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Contrary to conventional wisdom, it's not older consumers who are most easily duped by technical support scams, a survey released today claimed.
According to the poll's results, people between 25 and 34 were more than three times as likely to fall for the fake-out as those aged 55 to 64. And the youngest age group -- between 18 and 24 -- were little better than their slightly-older cohort; they were tricked by the scams more than two and a half times the rate of the group aged 66 and older.[ Also from InfoWorld: The 10 Windows group policy settings you need to get right. | Survive and thrive with the new OS: The ultimate Windows 10 survivor kit. | Stay up on key Microsoft technologies with the Windows newsletter. ]
The survey, conducted by Ipsos Public Affairs this summer and paid for by Microsoft, queried 1,000 adults ages 18 and up in each of several countries, including the U.S., the U.K., Australia, Brazil, Canada, China, Germany, and India.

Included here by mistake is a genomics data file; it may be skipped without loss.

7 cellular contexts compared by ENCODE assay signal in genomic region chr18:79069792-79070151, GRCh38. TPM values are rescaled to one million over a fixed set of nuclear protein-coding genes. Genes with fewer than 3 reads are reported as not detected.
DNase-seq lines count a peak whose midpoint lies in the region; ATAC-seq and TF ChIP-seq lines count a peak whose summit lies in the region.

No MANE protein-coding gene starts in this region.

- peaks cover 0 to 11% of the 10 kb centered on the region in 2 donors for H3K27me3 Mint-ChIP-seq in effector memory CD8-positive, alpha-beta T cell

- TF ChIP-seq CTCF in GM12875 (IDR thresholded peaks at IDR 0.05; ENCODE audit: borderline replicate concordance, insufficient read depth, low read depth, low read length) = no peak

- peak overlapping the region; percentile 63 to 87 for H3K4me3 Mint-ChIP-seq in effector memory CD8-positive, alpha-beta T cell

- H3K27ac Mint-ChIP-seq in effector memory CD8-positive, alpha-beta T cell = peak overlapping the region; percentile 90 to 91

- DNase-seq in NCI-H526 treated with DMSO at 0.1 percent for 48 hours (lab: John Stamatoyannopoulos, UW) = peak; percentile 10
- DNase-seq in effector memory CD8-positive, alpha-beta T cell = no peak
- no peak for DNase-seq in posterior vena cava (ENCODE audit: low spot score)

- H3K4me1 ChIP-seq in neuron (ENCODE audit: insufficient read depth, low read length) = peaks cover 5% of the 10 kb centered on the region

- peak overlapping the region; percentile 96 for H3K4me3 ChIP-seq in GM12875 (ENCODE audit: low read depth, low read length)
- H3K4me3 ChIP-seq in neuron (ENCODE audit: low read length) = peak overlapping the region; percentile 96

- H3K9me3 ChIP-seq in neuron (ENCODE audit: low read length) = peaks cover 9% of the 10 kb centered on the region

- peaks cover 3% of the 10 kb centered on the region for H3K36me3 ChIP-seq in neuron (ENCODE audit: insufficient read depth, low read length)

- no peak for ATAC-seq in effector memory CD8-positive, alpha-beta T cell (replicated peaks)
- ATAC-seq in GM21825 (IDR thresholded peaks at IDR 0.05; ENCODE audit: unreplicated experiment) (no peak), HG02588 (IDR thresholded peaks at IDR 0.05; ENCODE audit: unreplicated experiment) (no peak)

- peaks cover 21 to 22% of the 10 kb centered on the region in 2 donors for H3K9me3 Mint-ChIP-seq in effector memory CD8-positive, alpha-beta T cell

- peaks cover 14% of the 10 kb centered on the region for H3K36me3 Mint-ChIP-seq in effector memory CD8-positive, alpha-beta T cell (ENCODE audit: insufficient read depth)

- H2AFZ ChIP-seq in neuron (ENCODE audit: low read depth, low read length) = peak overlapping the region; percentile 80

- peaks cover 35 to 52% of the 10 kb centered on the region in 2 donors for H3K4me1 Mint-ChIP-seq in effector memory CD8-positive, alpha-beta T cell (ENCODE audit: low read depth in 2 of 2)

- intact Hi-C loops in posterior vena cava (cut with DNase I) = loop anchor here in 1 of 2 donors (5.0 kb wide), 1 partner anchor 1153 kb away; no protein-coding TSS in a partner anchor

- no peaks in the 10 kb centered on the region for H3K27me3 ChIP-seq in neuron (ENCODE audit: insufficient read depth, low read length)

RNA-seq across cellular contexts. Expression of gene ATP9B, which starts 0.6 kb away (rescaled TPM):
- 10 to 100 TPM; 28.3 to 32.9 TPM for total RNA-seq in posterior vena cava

Four U.S. lawmakers are questioning a Department of Justice decision to appeal a July court decision quashing a search warrant that would have required Microsoft to disclose contents of emails stored on a server in Ireland.
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Microsoft is cutting Unified Modeling Language (UML), the legacy modeling platform for visualizing software models, from Visual Studio 15.
In explaining the decision, Microsoft's Jean-Marc Prieur, senior program manager for Visual Studio, said the UML designer tools were being used by very few customers -- a fact that was confirmed by consultation with sales and technical support teams. The company also was faced with investing significant engineering resources to react to changes happening in Visual Studio core for this release.